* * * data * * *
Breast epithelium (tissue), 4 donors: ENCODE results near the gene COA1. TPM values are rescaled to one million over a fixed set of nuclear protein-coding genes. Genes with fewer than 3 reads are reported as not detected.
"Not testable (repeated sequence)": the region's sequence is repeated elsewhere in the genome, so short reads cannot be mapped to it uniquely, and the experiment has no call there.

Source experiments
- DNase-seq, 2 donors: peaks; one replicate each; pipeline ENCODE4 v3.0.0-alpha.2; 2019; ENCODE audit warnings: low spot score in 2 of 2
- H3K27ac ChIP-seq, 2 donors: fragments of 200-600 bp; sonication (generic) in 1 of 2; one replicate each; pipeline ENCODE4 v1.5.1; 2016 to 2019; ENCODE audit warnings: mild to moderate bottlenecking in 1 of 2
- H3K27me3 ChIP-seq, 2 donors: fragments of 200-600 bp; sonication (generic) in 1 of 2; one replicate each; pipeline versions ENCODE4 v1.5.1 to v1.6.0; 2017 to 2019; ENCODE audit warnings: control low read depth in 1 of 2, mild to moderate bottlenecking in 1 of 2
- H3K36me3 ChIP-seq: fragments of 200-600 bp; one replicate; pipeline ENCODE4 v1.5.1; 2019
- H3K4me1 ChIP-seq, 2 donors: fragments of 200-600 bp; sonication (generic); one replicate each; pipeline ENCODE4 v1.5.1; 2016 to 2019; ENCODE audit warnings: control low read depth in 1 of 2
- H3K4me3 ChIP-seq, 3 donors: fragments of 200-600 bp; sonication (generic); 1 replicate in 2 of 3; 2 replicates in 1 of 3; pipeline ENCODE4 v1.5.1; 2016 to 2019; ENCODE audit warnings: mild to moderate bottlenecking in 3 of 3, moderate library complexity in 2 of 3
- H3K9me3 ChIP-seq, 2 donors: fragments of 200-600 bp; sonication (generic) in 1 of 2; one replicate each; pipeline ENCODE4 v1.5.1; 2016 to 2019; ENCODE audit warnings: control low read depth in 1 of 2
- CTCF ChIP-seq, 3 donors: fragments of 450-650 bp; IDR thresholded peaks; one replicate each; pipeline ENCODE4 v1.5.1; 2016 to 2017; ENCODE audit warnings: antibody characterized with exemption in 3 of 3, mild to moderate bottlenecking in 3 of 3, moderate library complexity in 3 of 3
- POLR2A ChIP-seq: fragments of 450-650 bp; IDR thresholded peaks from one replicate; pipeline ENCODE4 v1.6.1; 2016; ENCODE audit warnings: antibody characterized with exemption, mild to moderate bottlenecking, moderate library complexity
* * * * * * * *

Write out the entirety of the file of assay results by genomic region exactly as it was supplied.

Breast epithelium (tissue), 4 donors: ENCODE results near the gene COA1. TPM values are rescaled to one million over a fixed set of nuclear protein-coding genes. Genes with fewer than 3 reads are reported as not detected.
"Not testable (repeated sequence)": the region's sequence is repeated elsewhere in the genome, so short reads cannot be mapped to it uniquely, and the experiment has no call there.

Source experiments
- DNase-seq, 2 donors: peaks; one replicate each; pipeline ENCODE4 v3.0.0-alpha.2; 2019; ENCODE audit warnings: low spot score in 2 of 2
- H3K27ac ChIP-seq, 2 donors: fragments of 200-600 bp; sonication (generic) in 1 of 2; one replicate each; pipeline ENCODE4 v1.5.1; 2016 to 2019; ENCODE audit warnings: mild to moderate bottlenecking in 1 of 2
- H3K27me3 ChIP-seq, 2 donors: fragments of 200-600 bp; sonication (generic) in 1 of 2; one replicate each; pipeline versions ENCODE4 v1.5.1 to v1.6.0; 2017 to 2019; ENCODE audit warnings: control low read depth in 1 of 2, mild to moderate bottlenecking in 1 of 2
- H3K36me3 ChIP-seq: fragments of 200-600 bp; one replicate; pipeline ENCODE4 v1.5.1; 2019
- H3K4me1 ChIP-seq, 2 donors: fragments of 200-600 bp; sonication (generic); one replicate each; pipeline ENCODE4 v1.5.1; 2016 to 2019; ENCODE audit warnings: control low read depth in 1 of 2
- H3K4me3 ChIP-seq, 3 donors: fragments of 200-600 bp; sonication (generic); 1 replicate in 2 of 3; 2 replicates in 1 of 3; pipeline ENCODE4 v1.5.1; 2016 to 2019; ENCODE audit warnings: mild to moderate bottlenecking in 3 of 3, moderate library complexity in 2 of 3
- H3K9me3 ChIP-seq, 2 donors: fragments of 200-600 bp; sonication (generic) in 1 of 2; one replicate each; pipeline ENCODE4 v1.5.1; 2016 to 2019; ENCODE audit warnings: control low read depth in 1 of 2
- CTCF ChIP-seq, 3 donors: fragments of 450-650 bp; IDR thresholded peaks; one replicate each; pipeline ENCODE4 v1.5.1; 2016 to 2017; ENCODE audit warnings: antibody characterized with exemption in 3 of 3, mild to moderate bottlenecking in 3 of 3, moderate library complexity in 3 of 3
- POLR2A ChIP-seq: fragments of 450-650 bp; IDR thresholded peaks from one replicate; pipeline ENCODE4 v1.6.1; 2016; ENCODE audit warnings: antibody characterized with exemption, mild to moderate bottlenecking, moderate library complexity